Carole Henderson Tyson was born in Atlanta, Georgia, on August 29, 1942 of parents who were pioneers in the field of African travel and tourism. Their company, Henderson Travel, was founded in 1955. After finishing high school, Tyson attended Tufts University, where she earned a B.A. in languages in 1964. From there, she attended Howard University, earning her M.A. in French and African literature in 1968, and a Ph.D. in anthropology and education from Harvard University in 1970.
Following her graduation from Tufts University, Tyson worked as a French teacher in Danbury, Connecticut. In the year between her M.A. and Ph.D., she worked as a lecturer at the University of California-Berkeley. Tyson married her husband John Tyson in 1971, and the following year, they traveled to Tanzania to study child development. Returning to the United States, she began work for the United States Agency for International Development (USAID), where she oversaw economic development plans for Senegal in 1983 and Lesotho from 1986 to 1988. Tyson was then appointed vice president for international affairs at the Joint Center for Political and Economic Studies. She currently works for the Charles B. Rangel International Affairs Program at Howard University, and as president and CEO of Henderson’s Global Voices, a speaker’s bureau that supplies speakers with expertise on Africa, the Caribbean and the Middle East to corporations, academia and other organizations.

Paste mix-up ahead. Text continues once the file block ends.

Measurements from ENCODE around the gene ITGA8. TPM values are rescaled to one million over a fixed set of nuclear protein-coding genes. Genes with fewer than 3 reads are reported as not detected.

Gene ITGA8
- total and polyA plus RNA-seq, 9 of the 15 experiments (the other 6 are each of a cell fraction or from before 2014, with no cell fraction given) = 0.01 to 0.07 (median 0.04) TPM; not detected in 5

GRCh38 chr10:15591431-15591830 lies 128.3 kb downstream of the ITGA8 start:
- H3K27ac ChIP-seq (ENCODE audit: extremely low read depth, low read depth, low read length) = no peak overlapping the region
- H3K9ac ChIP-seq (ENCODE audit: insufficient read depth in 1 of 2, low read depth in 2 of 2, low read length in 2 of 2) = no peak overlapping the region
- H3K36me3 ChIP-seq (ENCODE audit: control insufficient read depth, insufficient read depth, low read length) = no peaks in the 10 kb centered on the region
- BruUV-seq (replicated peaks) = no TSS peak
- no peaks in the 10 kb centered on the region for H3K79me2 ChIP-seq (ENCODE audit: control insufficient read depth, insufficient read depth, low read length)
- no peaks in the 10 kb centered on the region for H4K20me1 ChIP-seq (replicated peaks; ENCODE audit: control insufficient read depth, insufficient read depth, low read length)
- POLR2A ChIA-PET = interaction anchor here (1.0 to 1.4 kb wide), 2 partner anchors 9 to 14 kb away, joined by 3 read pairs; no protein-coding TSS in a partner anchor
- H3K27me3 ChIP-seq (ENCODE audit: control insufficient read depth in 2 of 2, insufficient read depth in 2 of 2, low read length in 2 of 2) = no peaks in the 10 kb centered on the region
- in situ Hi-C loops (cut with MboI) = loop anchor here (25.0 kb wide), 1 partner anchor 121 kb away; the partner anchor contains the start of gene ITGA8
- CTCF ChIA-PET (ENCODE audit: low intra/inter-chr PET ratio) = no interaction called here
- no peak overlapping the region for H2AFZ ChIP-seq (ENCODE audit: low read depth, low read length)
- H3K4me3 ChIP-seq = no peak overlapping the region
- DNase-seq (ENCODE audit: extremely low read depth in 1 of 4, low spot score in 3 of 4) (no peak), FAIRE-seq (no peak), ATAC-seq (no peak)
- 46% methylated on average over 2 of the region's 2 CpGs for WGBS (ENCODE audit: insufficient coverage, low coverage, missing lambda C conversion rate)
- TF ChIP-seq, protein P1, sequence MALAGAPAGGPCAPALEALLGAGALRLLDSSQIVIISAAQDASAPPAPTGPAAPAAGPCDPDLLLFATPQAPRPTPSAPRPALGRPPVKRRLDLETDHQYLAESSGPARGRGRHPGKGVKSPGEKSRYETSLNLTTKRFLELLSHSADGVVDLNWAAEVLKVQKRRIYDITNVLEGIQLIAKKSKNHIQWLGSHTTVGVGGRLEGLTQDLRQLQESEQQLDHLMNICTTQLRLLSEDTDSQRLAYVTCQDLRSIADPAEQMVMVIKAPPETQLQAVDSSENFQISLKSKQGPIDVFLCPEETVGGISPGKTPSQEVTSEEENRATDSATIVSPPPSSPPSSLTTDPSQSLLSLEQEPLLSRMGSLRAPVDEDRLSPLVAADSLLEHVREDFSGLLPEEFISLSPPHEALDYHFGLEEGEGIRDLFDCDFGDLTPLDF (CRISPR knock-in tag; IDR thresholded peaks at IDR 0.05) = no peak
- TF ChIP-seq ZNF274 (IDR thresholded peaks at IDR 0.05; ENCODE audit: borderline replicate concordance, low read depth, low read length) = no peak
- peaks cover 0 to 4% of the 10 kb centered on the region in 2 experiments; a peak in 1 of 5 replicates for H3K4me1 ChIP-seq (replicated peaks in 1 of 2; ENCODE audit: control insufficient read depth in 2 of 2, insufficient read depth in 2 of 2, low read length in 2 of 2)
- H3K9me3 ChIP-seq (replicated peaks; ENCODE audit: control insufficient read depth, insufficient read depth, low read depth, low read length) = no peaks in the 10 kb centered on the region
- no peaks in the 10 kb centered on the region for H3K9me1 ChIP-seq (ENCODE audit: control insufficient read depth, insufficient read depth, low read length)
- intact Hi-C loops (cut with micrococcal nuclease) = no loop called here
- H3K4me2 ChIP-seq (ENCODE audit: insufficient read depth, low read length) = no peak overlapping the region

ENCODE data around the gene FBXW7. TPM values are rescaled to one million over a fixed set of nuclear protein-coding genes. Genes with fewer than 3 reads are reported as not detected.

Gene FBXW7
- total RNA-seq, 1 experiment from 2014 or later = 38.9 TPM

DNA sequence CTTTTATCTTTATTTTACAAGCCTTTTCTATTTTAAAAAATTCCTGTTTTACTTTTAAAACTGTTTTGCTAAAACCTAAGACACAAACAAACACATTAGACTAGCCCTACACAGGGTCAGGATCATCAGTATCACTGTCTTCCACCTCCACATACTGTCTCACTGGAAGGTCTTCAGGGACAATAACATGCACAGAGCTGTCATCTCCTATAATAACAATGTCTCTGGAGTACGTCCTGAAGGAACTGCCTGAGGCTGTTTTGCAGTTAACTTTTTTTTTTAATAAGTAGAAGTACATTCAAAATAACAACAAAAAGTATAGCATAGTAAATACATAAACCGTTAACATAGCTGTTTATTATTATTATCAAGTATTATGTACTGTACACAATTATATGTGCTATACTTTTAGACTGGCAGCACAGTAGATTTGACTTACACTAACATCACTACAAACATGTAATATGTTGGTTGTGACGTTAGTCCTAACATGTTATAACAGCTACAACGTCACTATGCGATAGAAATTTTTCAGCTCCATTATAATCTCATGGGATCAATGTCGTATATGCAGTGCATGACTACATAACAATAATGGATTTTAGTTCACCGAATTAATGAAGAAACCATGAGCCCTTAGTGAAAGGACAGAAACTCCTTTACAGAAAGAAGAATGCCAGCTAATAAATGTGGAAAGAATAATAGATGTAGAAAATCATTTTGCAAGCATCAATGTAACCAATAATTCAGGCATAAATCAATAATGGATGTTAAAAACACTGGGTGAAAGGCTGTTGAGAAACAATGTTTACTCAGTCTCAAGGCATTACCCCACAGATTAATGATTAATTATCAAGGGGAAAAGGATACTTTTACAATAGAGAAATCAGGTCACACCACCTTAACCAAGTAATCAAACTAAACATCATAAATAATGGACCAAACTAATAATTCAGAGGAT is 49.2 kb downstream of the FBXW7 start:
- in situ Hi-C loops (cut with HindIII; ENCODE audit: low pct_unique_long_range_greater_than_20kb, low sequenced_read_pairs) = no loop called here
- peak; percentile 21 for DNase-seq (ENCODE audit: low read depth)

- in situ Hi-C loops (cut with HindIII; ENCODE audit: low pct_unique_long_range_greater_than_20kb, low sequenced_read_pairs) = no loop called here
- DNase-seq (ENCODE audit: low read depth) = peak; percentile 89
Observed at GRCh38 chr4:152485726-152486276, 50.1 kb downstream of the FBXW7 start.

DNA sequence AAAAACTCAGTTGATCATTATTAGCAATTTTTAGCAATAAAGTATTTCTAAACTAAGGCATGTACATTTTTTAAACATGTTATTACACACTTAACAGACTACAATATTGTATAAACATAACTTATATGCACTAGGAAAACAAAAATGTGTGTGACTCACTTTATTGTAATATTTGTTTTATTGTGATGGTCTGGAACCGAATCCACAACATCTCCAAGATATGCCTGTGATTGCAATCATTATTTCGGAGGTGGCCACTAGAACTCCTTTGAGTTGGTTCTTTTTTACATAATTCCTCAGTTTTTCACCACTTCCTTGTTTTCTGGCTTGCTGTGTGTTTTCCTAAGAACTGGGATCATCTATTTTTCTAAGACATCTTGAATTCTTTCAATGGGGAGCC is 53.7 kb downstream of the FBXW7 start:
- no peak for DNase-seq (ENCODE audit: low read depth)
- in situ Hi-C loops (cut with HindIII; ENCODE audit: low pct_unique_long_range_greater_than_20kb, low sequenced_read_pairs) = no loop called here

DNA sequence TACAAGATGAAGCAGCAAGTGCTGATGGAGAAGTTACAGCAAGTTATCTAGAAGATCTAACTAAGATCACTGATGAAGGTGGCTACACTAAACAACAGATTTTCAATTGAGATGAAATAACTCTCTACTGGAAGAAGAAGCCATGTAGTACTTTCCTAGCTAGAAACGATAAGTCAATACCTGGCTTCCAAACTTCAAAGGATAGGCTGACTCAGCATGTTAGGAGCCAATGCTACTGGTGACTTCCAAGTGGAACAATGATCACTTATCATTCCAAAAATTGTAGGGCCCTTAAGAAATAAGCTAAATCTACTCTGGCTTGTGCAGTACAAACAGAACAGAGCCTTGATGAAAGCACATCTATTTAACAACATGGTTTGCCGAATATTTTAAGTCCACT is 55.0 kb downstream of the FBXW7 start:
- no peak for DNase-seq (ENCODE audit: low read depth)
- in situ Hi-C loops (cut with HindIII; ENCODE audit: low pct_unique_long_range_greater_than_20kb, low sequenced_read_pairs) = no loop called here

Active in numerous organizations, Tyson is a member of the Council on Foreign Relations, the Washington Institute of Foreign Affairs and sits on the board of trustees of the International Foundation for Education and Self Help (IFESH). She is also a former trustee of Clark Atlanta University and the former president of Black Professionals in International Affairs.